It is not true that the means of wealth production are inadequate. In spite of a million or more unemployed and of the waste of capitalist production, markets are overstocked, and combines are compelled to limit production in almost every industry. Five firms are reported by an American Government report to control half of the food supply of the world. In face of this, little reforms of capitalism are futile. The social ownership of the means of wealth production is the only remedy and can be secured only by the workers taking control of the political machinery.


I.L.P. leaders, at times, deny the existence of the class struggle. Keir Hardie and Ramsay MacDonald both did this.


J. Maxton said that he was disappointed because he felt that he entirely agreed with the case put forward by his opponent. This statement of Socialist first principles was unassailable. The definitions were clear and correct. He accepted absolutely the diagnosis given. The workers accept capitalism and believe that the capitalists are a superior and necessary class. The only remedy is for the workers to awaken to the loss they suffer in being deprived of the necessities and luxuries of life. The problem before the Socialist is to awaken the worker to his subject position in society. The justification for this debate is that it may help towards this awakening and also that it may help towards achieving unity of working-class forces.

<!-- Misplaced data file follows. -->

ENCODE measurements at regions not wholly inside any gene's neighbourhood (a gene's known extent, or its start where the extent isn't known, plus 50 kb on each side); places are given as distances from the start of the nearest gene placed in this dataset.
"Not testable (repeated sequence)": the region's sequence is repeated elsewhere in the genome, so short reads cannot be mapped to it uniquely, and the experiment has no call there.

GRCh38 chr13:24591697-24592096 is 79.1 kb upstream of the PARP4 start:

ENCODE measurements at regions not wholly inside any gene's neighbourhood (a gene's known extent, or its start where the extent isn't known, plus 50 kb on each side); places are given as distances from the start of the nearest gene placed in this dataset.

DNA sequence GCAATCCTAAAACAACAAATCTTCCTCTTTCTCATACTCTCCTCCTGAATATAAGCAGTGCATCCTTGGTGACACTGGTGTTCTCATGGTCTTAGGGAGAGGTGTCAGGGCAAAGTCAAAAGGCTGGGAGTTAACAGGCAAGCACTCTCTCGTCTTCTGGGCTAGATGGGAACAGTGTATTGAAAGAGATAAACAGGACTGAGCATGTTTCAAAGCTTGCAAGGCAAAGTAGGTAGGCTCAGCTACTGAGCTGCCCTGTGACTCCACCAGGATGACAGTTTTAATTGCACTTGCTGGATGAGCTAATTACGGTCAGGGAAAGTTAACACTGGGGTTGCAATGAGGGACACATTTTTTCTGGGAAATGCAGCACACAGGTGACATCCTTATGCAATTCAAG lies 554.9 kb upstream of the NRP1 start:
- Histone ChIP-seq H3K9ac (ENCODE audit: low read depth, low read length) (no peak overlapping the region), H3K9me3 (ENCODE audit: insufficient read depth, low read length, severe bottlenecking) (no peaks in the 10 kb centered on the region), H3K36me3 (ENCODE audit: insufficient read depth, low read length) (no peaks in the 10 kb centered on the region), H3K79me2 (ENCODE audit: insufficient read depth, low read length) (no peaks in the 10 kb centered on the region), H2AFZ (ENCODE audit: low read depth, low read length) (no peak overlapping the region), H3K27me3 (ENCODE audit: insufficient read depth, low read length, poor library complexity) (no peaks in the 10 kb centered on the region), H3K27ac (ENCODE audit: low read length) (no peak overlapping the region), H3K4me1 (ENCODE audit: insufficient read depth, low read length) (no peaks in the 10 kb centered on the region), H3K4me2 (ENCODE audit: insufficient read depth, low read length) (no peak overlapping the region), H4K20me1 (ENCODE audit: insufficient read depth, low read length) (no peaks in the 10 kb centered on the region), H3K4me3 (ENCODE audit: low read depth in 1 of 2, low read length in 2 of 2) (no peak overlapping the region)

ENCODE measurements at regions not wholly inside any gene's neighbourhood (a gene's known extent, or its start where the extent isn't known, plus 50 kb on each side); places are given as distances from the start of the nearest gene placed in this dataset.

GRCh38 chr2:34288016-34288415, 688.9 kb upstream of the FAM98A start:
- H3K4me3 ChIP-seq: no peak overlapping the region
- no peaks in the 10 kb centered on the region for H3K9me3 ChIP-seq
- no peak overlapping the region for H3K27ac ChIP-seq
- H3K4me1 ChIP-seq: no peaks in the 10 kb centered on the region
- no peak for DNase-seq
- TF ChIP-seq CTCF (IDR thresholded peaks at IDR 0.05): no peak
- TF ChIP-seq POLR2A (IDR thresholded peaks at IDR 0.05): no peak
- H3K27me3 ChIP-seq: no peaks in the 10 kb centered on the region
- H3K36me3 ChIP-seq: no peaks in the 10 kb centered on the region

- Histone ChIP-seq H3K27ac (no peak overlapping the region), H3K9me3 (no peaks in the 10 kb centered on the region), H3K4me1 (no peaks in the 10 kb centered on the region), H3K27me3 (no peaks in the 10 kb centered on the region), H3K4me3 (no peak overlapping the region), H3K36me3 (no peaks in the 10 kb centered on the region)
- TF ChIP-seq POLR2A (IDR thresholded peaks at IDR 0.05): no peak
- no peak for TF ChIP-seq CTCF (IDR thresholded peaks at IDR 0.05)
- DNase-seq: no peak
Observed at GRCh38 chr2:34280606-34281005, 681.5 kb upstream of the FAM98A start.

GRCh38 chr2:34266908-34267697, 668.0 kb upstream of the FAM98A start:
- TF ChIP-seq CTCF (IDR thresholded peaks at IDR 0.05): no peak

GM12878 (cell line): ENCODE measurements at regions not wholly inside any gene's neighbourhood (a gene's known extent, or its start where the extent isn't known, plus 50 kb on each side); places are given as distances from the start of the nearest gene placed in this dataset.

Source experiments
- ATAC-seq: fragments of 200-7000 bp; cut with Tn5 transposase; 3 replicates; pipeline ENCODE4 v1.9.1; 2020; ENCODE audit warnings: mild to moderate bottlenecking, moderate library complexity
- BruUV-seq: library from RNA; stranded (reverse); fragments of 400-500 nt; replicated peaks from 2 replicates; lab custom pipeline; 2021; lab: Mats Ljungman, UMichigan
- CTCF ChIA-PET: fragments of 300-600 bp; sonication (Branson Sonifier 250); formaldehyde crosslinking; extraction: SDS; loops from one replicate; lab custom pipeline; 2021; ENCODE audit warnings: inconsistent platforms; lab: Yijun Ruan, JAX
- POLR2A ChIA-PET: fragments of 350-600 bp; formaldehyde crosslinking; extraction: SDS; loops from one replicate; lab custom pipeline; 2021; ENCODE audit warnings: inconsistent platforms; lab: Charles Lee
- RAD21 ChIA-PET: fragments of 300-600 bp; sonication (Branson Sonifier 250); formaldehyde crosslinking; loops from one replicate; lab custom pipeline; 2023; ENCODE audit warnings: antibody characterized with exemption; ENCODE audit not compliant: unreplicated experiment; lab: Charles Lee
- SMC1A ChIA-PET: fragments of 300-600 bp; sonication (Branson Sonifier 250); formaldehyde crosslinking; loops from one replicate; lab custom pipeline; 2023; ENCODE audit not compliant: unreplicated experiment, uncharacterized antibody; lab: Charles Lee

He had great difficulty in finding points of difference. Mr. J. Fitzgerald had quoted certain leaders of the I.L.P., but he, Mr. Maxton, held that he is the present leader of the I.L.P. and could speak on their behalf. It was not fair to quote against him statements made by someone else in 1902. He did not believe in those statements quoted. He fully accepted the theory of the class struggle and the necessity of basing Socialist tactics on that theory. He definitely repudiated the application of biological theories to politics and social questions.

The first necessity of an effective working-class organisation is the possession of a clear aim and policy. He and his opponent are equally doing the necessary propaganda. He denied that any Socialist organisation had done propaganda work equal in quality and quantity to the I.L.P.